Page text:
I made one color change, using a dark red for the center canister instead of orange as suggested (it looks red on the screen, but it's actually a bold orange). I wanted to have some red in the design, to go with my kitchen, so I put it front and center. That's what I stitched today.

One thing I really like in this design is the large areas stitched in one solid color. It might seem like it would be boring, stitching row after row in one shade with little variation to the count, but I actually find it very relaxing. It's easy to lose myself for hours with that kind of stitching. And I did, sitting in my chair with the warm sun behind me, the small Bears playing nearby and the radio on. The morning passed in a blur, and soon it was time to make lunch.

These are my flosses for all three designs (the retro kitchen, teapot and coffeepot). I really like these  colors; they're bright and cheerful and I think they go with the general feel of my kitchen. The flosses, and a big roll of 14-count Aida cloth in Ivory, were Christmas gifts from the Bear. I bought them, he put them in my stocking; it works for us. He tied the flosses in a white ribbon, like a pretty bouquet. I really enjoyed stitching today. I usually have to slow myself down when I cross-stitch, to make myself savor the work, and I will probably have to do it this time too, because it's just that good.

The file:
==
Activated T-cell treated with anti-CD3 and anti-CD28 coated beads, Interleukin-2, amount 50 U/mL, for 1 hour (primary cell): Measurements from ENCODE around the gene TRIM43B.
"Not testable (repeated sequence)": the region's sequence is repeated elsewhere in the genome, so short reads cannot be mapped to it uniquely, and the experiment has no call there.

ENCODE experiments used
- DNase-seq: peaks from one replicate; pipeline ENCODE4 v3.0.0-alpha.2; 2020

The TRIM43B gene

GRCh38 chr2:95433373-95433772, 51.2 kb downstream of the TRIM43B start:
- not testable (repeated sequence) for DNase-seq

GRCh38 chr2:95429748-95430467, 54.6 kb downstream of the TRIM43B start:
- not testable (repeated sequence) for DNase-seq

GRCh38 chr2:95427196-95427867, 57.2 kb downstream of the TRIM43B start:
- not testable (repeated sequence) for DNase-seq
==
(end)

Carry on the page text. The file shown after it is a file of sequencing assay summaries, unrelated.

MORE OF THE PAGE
Thursday, February 11, 2016

Tulips and tarts

Hello! Are you having a good week? It's been a busy one here, lots of schoolwork and activities. I'm looking forward to our mini-break next week. It's only a couple of days off, but I'm totally ready. We don't have plans. I just want to rest and relax, maybe hit up the library, do some crocheting and sewing, cook something fun for the Bear and me on Valentine's Day, work in the yard a little bit.